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Quadrispherical Plasma Analyzer

NSSDCA ID: 1973-019A-13

Mission Name: Pioneer 11
Principal Investigator:Dr. Aaron Barnes


The instrument consisted of dual 90-deg quadrispherical electrostatic analyzers, one with 26 individual particle detectors and the other with 5 current collectors. The system was capable of measuring incident plasma distribution parameters over the energy range 0.1 to 18 keV for protons and approximately 1 to 500 eV for electrons. The high-resolution analyzer with a constant of 9 keV/Q per kV applied to the plates, had a mean plate radius of 9 cm and separation of 0.5 cm. This analyzer was used to measure ions only, and had 26 channeltrons mounted on the semicircular exit to the analyzer. The aperture pointed through a wide slit in the back of the spacecraft high-gain antenna reflector and pointed along the spin axis toward the earth (and therefore the sun). The edges of the antenna reflector limited the viewing of the instrument to 73 deg with respect to the spin axis. The channeltrons covered a range of plus or minus 51 deg. Each channeltron near the center covered 3 deg and approximately 8 deg near the edges of the analyzer. The angular width perpendicular to the long angular width was about 2 deg. In half the spin period the whole cone of half-angle 51 deg centered on the sun was swept out. A medium-energy analyzer with a mean radius of 12 cm and a 1-cm plate separation (constant of 6 keV/Q per kV applied) was used to detect both ions and electrons. The detectors were five flat-surface current collectors. The three center collectors each covered 15 deg and covered the angular range of plus or minus 22.5 deg from the spin axis. The two outside collectors had an angular width of 47.5 deg and were located at plus or minus 46.25 deg from the center of the analyzer. There was a variety of possible operating modes for the experiment; however, the principal mode utilized during the encounter phase was one in which the analyzer plate potential was stepped through its range every one-half revolution of the spacecraft, and all current collectors or channeltrons were read out at the peak flux roll angle. The high and medium resolution analyzers operated independently, so a cross check between these analyzers was possible. The dynamic range for the particle fluxes was from 1.0E+2 to 3.0E+9/(sq cm-s) and the proton temperature down to 2.0E+3 deg K could be ascertained. Data include the interplanetary region. Detector A was turned off on September 16, 1987.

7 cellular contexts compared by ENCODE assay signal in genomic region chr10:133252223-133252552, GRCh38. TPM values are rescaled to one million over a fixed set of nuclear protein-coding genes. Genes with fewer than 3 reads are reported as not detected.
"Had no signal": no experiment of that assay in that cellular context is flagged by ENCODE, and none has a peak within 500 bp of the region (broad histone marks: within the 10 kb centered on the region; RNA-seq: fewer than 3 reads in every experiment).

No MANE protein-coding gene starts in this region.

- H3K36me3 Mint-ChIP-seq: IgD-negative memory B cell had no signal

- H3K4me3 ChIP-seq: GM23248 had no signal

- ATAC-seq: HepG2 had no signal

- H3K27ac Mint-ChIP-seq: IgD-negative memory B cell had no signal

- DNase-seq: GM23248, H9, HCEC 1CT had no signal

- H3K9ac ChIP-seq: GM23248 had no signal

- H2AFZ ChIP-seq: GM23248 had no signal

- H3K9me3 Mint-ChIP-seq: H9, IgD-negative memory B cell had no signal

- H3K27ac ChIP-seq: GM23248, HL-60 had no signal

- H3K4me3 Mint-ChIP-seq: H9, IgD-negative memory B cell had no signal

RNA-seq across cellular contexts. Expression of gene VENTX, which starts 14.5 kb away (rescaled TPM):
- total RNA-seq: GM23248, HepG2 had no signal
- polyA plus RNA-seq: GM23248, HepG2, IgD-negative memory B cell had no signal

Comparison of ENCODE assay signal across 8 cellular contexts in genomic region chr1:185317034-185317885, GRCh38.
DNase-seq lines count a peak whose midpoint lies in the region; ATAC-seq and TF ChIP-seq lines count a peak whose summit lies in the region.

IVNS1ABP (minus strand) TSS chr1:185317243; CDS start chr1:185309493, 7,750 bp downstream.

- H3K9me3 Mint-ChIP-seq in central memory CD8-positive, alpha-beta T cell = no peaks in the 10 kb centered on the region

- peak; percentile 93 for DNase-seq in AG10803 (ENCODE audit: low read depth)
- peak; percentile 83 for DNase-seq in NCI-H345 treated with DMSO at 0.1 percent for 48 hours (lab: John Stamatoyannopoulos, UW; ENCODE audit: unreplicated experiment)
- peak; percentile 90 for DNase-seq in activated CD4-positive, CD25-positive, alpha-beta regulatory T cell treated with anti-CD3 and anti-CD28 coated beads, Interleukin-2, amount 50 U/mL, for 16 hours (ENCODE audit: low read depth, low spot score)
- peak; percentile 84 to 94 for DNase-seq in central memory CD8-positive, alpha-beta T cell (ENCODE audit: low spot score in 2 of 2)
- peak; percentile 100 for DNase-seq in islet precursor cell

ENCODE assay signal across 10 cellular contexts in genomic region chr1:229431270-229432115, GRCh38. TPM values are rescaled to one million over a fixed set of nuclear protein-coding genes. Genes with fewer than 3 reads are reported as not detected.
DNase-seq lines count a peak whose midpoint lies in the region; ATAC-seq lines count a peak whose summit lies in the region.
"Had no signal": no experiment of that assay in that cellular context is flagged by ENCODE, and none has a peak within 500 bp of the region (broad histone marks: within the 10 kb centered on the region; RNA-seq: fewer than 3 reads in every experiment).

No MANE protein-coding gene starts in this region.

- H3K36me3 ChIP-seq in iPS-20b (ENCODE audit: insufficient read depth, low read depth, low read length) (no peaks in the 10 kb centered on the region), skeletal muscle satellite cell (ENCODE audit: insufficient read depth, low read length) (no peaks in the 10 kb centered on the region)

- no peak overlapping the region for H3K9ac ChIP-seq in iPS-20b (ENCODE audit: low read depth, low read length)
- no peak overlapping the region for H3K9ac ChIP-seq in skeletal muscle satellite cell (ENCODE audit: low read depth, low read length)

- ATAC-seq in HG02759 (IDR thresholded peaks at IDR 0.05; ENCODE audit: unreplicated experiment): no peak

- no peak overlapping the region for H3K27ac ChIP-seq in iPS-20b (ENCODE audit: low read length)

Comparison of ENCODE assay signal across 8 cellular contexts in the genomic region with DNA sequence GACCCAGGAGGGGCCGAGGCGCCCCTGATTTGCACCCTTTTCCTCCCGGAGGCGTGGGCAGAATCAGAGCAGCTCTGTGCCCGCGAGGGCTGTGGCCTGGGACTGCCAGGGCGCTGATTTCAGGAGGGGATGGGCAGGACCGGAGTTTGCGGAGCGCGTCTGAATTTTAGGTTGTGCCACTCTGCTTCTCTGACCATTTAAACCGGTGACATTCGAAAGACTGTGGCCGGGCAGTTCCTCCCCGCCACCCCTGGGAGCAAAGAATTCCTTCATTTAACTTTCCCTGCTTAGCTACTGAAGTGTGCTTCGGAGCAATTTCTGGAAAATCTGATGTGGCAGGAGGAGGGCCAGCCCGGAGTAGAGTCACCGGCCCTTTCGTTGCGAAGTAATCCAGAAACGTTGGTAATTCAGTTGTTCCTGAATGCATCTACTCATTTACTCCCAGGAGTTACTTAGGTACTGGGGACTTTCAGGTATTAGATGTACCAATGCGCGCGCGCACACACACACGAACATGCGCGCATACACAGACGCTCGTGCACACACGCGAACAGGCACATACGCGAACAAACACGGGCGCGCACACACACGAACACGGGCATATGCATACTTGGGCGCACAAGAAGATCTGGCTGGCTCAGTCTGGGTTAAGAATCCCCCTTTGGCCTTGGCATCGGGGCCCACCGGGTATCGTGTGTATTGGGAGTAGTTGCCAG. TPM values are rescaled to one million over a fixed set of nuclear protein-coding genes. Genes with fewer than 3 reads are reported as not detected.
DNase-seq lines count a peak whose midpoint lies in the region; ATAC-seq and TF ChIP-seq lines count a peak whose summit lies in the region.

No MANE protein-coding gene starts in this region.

Alternate Names

  • Pioneer11/QuadrisphericalPlasmaAnalyzer
  • urn:nasa:pds:context:instrument:pa.p11

Funding Agency

  • NASA-Office of Space Science Applications (United States)


  • Planetary Science: Fields and Particles
  • Space Physics: Heliospheric Studies

Additional Information

Questions and comments about this experiment can be directed to: Dr. John F. Cooper



NameRoleOriginal AffiliationE-mail
Dr. Frederick L. ScarfOther InvestigatorTRW Systems Group
Prof. Devrie S. IntriligatorOther InvestigatorCarmel Research
Prof. Louis A. FrankOther InvestigatorUniversity of
Prof. Reimar LuestOther InvestigatorEuropean Space Agency
Mr. Harold R. CollardOther InvestigatorNASA Ames Research Center
Mr. Darrell D. McKibbinOther InvestigatorNASA Ames Research Center
Mr. V. T. ZavientseffOther InvestigatorNASA Ames Research Center
Dr. Zdenka K. SmithOther InvestigatorNOAA Space Environment
Dr. William C. FeldmanOther InvestigatorLos Alamos National
Dr. Aaron BarnesPrincipal InvestigatorNASA Ames Research Center

Selected References

  • Wolfe, J. H., et al., Pioneer 10 observations of the solar wind interaction with Jupiter, J. Geophys. Res., 79, No. 25, 3489-3500, doi:10.1029/JA079i025p03489, 1974.
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